loan translations are common in both directions. For such an alleged example of loan translation, see the case of Trincomalee above. Additionally, some place names draw on Sanskritor Paliroots, which are then adapted to Sinhala and Tamil phonology in different ways. These intricacies must be taken into account when evaluating claims that a certain area was predominantly inhabited by one group or the other at a certain point in time.
synchronicpoint of view, Sinhala place names are more common in the Sinhala speaking areas in the South, whereas Tamil place names are more common in the Tamil speaking areas in the North and East. On a diachronicpoint of view, things are more complicated, and both Sinhala settlements in the North and Tamil settlements in the South have been claimed to have been more common in the past. The motivation behind such analyses is not always scientific; political goals also play a role in claiming a certain area for a certain language group, see the next section for more discussion of this. The following statements have to be interpreted with this caveat in mind.
Sinhalese place names are found throughout the island. As discussed by Sri Lankan historians such as Paul E Peiris, Karthigesu Indrapala and others, pre-Christian stone inscriptions of Sri Lanka point to the extensive use of the Sinhala language in local administration. Much of the information for tracing the old place names comes from etymology, written texts, many stone inscriptions which are in Sinhala and dating back to pre-Christian times, as well as the more recent colonial records.
Dutch and British records show that the language of the inhabitants of Vanni in the seventeenth and eighteenth centuries were Tamil. In addition, only Tamil words were used for natural and human-made features in the
Vanniregion with no trace of Sinhalese words. [Chelvadurai, M. "The Sri Lankan Tamils", p.88] According to Professor K. Kularatnam, when analyzing the regional distribution of place names in Sri Lanka, one not only comes across Tamil names in areas which are now Sinhala-speaking, and vice versa, but also composite or hybrid place names which are part Sinhalese and part Tamil in composition, as well as Sinhalese and Tamil place names juxtaposed within small areas. Sigirigraffiti verses referring to the Jaffna peninsula and written circa 8 century CE, contain references to "Vaeligama",cite book | author = Paranavitana, S. | year = 1956 | title = Sigiri Graffiti, Vols. I & II | publisher = Oxford University Press | isbn = ] page numberKularatnam concluded from the hybrid place names that the traditionally Sinhalese North Central and North Western Provinces, as well as the coastal tracts as far as south as Colombo, were inhabited by Tamil-speaking people in the past. In addition, there have been also at least small segments elsewhere in the island. The many composite or hybrid place names and the juxtaposition of Sinhala and Tamil place names indicated the peaceful coexistence of people of both language groups.Kularatnam, "Tamil Place Names in Ceylon outside the Northern and Eastern Provinces", p. 493]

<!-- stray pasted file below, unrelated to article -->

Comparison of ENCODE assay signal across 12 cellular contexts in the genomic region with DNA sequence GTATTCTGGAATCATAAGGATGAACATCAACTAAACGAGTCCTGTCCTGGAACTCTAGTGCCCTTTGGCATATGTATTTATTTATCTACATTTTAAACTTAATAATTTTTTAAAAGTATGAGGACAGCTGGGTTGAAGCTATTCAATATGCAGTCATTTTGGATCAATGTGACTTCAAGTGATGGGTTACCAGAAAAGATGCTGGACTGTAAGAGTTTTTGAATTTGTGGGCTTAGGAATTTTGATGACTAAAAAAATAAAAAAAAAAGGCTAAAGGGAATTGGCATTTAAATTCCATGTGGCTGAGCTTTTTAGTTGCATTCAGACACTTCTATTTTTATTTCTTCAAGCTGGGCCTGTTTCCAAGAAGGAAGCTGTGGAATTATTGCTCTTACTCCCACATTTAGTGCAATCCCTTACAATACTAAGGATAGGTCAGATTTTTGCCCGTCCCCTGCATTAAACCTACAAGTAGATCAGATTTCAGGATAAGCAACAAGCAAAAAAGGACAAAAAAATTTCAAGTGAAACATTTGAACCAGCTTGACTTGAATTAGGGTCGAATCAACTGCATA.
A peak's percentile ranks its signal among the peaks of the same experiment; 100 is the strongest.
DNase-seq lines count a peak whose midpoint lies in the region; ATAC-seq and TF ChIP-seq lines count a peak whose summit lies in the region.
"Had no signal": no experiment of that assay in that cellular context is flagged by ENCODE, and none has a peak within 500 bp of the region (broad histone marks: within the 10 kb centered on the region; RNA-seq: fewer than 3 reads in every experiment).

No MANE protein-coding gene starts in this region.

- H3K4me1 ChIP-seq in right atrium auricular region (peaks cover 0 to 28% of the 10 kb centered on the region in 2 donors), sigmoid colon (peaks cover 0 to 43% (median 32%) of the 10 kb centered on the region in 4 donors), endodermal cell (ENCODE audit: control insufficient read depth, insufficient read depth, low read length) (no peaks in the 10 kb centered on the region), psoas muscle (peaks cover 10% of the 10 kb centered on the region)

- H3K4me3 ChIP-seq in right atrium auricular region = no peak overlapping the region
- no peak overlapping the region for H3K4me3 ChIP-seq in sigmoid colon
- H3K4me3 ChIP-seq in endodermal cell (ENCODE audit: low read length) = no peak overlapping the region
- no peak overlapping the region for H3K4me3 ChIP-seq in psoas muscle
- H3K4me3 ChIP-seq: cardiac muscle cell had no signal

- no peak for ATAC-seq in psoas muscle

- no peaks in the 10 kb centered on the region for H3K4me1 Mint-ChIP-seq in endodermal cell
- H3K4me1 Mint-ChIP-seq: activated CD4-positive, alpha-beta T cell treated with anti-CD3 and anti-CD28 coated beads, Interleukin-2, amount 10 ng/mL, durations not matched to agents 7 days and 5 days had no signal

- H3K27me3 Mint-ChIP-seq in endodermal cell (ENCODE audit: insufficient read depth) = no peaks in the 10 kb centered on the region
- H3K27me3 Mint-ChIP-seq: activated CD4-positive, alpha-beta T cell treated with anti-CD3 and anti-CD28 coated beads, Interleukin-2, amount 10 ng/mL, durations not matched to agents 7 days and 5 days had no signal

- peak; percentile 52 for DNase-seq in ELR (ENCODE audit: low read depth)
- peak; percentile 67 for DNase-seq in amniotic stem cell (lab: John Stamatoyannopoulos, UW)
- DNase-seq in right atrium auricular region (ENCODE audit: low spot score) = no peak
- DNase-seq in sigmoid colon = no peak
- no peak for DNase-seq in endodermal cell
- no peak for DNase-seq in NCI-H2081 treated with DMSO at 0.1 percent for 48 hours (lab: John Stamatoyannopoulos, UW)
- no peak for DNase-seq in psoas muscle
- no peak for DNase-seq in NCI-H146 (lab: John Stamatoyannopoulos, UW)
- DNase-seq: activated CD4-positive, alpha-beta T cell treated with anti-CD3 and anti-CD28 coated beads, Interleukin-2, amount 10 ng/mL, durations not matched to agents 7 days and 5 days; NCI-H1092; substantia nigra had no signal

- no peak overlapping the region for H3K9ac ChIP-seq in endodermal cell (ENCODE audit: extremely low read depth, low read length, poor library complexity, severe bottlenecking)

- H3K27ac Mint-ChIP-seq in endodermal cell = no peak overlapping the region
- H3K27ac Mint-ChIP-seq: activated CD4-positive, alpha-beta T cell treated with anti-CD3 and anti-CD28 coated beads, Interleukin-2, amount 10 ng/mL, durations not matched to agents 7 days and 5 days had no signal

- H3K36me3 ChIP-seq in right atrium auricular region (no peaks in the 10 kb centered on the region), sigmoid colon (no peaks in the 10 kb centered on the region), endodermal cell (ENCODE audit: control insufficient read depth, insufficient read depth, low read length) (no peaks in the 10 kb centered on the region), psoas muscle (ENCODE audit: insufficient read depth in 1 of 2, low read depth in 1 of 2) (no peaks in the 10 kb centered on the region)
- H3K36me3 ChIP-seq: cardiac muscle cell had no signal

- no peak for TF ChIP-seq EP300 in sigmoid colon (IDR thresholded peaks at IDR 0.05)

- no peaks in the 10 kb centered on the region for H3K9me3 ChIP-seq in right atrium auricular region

Anthropological and political relevance of place names in Sri Lanka
Place names are a source of controversy in Sri Lankan politics. According Jonathan Spencer, a